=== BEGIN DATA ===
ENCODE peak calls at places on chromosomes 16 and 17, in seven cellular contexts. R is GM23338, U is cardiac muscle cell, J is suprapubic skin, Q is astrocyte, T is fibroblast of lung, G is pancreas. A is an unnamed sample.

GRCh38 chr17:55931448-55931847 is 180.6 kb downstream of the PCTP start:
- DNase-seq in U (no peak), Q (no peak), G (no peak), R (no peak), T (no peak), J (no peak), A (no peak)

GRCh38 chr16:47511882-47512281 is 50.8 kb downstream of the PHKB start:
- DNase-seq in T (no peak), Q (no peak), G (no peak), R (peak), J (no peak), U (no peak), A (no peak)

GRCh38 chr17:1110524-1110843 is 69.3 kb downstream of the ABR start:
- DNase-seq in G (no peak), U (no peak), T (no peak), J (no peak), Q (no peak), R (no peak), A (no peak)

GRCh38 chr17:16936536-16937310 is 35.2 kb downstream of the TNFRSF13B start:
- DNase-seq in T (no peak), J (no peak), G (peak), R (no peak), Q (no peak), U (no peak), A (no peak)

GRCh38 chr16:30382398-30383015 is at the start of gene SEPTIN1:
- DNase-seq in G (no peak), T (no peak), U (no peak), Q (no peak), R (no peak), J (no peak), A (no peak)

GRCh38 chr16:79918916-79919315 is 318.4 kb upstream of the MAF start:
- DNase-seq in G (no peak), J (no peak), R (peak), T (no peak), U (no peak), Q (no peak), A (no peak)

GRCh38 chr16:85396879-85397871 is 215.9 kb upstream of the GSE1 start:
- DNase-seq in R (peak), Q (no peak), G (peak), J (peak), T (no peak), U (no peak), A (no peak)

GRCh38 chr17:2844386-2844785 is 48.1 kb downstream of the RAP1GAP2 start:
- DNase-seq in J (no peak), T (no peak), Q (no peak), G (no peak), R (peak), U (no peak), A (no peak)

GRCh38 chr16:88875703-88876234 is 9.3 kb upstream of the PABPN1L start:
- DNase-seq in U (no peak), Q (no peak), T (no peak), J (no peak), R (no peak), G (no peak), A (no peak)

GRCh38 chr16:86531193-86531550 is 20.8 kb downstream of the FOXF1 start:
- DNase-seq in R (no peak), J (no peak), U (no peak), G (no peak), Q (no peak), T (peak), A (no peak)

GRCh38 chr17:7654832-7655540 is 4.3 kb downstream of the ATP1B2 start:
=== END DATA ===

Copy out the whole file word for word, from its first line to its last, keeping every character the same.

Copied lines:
ENCODE peak calls at places on chromosomes 16 and 17, in seven cellular contexts. R is GM23338, U is cardiac muscle cell, J is suprapubic skin, Q is astrocyte, T is fibroblast of lung, G is pancreas. A is an unnamed sample.

GRCh38 chr17:55931448-55931847 is 180.6 kb downstream of the PCTP start:
- DNase-seq in U (no peak), Q (no peak), G (no peak), R (no peak), T (no peak), J (no peak), A (no peak)

GRCh38 chr16:47511882-47512281 is 50.8 kb downstream of the PHKB start:
- DNase-seq in T (no peak), Q (no peak), G (no peak), R (peak), J (no peak), U (no peak), A (no peak)

GRCh38 chr17:1110524-1110843 is 69.3 kb downstream of the ABR start:
- DNase-seq in G (no peak), U (no peak), T (no peak), J (no peak), Q (no peak), R (no peak), A (no peak)

GRCh38 chr17:16936536-16937310 is 35.2 kb downstream of the TNFRSF13B start:
- DNase-seq in T (no peak), J (no peak), G (peak), R (no peak), Q (no peak), U (no peak), A (no peak)

GRCh38 chr16:30382398-30383015 is at the start of gene SEPTIN1:
- DNase-seq in G (no peak), T (no peak), U (no peak), Q (no peak), R (no peak), J (no peak), A (no peak)

GRCh38 chr16:79918916-79919315 is 318.4 kb upstream of the MAF start:
- DNase-seq in G (no peak), J (no peak), R (peak), T (no peak), U (no peak), Q (no peak), A (no peak)

GRCh38 chr16:85396879-85397871 is 215.9 kb upstream of the GSE1 start:
- DNase-seq in R (peak), Q (no peak), G (peak), J (peak), T (no peak), U (no peak), A (no peak)

GRCh38 chr17:2844386-2844785 is 48.1 kb downstream of the RAP1GAP2 start:
- DNase-seq in J (no peak), T (no peak), Q (no peak), G (no peak), R (peak), U (no peak), A (no peak)

GRCh38 chr16:88875703-88876234 is 9.3 kb upstream of the PABPN1L start:
- DNase-seq in U (no peak), Q (no peak), T (no peak), J (no peak), R (no peak), G (no peak), A (no peak)

GRCh38 chr16:86531193-86531550 is 20.8 kb downstream of the FOXF1 start:
- DNase-seq in R (no peak), J (no peak), U (no peak), G (no peak), Q (no peak), T (peak), A (no peak)

GRCh38 chr17:7654832-7655540 is 4.3 kb downstream of the ATP1B2 start: